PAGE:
In what could be a world first, Narrogin last week constructed a temporary arena made of 500 big square bales that hosted members of the Perth Symphony Orchestra (PSO) and local musicians for a one-off concert under the stars last Saturday night.
The PSO has previously played in places and spaces where you would never expect to find an orchestra, including sheds, warehouses and aeroplane hangars.
But never before has it tried the acoustics of a hay bale amphitheatre.
Such was the popularity of this event that tickets sold out within 45 minutes to the performers' families and friends, members of the Arts Narrogin group and locals around Narrogin, before they could even be offered to the general public further afield.
Arts Narrogin events manager Brad Flett said the idea for hosting a concert in a custom-designed hay bale arena was first imagined by former PSO creative director and executive producer Bourby Webster, who had seen a similar - but much smaller - event in Spain held within the confines of round bale walls.
"All she said she wanted was a heap of square bales and a paddock," Mr Flett said.
"We got that sorted and then we got some funding from Lotterywest mid-last year to progress the project."
Ballard Hay loaned the 500 square bales that each weigh 450-500 kilograms and these were put in place using a telehandler.
It took just six hours to build the arena, which in some places is six bales high and graduates down to three bales high.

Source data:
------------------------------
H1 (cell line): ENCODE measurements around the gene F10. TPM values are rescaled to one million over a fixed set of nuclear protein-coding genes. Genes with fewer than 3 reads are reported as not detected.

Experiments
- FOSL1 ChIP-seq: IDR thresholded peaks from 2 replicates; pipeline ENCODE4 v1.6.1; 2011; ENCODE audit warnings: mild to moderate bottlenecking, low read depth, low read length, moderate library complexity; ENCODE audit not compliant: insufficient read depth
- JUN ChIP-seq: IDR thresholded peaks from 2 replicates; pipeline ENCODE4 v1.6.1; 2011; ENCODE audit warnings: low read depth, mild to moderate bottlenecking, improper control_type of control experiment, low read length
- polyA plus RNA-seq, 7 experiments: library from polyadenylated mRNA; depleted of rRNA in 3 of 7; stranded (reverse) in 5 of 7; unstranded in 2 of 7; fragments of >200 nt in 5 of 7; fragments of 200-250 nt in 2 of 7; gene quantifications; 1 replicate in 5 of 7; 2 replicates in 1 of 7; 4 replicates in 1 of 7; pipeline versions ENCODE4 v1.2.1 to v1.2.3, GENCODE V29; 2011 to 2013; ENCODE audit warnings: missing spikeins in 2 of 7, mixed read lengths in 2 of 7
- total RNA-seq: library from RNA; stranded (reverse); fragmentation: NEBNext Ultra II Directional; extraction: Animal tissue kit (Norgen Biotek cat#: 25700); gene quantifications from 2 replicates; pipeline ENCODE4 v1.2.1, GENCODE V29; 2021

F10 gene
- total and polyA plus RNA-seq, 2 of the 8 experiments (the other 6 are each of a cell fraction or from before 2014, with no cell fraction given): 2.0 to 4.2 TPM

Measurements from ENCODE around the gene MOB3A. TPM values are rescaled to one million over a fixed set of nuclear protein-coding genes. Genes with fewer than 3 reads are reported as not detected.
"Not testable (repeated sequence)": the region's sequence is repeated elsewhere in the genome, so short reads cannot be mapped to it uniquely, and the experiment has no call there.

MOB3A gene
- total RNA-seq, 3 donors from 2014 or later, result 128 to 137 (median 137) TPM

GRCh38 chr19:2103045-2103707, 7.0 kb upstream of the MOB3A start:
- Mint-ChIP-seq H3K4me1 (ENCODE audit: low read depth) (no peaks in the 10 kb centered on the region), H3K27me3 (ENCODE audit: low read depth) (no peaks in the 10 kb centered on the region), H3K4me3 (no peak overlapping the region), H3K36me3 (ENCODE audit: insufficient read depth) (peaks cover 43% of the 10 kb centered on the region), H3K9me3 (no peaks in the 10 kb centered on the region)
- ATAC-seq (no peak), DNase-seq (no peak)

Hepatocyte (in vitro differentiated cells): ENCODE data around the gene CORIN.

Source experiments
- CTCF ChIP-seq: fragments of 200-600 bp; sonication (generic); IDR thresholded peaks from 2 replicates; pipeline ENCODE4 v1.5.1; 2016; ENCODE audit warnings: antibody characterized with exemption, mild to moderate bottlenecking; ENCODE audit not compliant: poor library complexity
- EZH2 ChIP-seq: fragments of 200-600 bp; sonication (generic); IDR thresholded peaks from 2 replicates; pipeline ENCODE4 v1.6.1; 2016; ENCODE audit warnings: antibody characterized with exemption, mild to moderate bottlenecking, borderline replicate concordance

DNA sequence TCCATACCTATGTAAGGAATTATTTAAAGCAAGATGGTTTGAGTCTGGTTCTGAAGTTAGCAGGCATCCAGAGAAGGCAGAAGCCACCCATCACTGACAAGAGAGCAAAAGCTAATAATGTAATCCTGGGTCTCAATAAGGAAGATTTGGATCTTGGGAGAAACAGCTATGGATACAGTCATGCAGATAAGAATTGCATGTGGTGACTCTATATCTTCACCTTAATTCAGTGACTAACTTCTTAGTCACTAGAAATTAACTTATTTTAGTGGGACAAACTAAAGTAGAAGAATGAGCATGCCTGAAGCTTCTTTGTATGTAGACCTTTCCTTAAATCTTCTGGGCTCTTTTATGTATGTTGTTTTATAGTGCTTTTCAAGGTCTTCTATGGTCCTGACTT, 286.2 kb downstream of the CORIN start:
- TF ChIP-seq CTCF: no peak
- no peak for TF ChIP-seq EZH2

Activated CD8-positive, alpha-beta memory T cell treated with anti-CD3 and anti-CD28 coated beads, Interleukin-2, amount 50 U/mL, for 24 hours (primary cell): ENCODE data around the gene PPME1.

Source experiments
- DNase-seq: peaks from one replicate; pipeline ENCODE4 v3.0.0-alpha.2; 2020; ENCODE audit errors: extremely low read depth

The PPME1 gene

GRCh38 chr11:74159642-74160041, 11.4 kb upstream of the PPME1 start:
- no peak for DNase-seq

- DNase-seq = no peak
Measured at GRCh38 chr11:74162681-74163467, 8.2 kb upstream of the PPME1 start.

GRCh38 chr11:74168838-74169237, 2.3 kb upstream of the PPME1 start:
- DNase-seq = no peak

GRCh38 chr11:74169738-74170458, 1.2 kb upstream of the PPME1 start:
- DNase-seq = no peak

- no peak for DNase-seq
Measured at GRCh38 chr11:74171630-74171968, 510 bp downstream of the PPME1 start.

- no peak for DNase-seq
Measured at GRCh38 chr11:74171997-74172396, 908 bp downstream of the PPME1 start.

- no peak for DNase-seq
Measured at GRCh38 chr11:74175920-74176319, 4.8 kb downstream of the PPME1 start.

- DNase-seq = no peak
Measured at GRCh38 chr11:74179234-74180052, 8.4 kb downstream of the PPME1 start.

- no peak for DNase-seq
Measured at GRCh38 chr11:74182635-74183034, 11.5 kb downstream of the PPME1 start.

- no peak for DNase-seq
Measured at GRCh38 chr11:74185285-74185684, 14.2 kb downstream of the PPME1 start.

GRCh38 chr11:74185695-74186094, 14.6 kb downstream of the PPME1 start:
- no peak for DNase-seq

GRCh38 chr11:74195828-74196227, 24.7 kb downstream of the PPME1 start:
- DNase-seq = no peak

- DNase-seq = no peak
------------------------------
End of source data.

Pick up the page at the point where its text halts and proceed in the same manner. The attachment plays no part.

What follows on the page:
It is a rectangular shape with strategically placed exits in case of any emergencies.
Mr Flett said the stage itself was monstrous and had been used for many other events, including Perth's Big Day Out.
He said last weekend's concert was the culmination of the year-long journey of collaboration and mentorship of PSO's Green Shoots initiative.
Mr Flett said this involved members of the orchestra coming to Narrogin every month to mentor and coach a range of local musicians and develop songs that would make a program for the Narrogin Hay Bales Concert.
He said there were more than 140 participants of all ethnicities from the Narrogin district whose ages ranged from 15 to 90-years-old.
These local musicians formed ensembles including a choir, pub choir, folk, jazz, blues, rock and pop groups.
Twelve ensembles played on Saturday night under the watchful eye of conductor Laurissa Brook.
They were accompanied by 23 musicians from the PSO for the 2.5-hour program.
Mr Flett said the model of working with the orchestra and small local ensembles was really successful.
Mr Flett said Arts Narrogin, with about 130 members, was a very active group in the community and aimed to boost cultural events in the town.
It hosts a wide range of activities and events that will include an evening with Marina Prior in May next year.
In another first for the town, the Narrogin Hay Bales Concert was live streamed worldwide via Australian Digital Concert Hall and people can now access this on-demand for $10 and have a week to watch it.
By taking the PSO out of the concert hall and into communities across WA, the orchestra has performed to more than 350,000 people.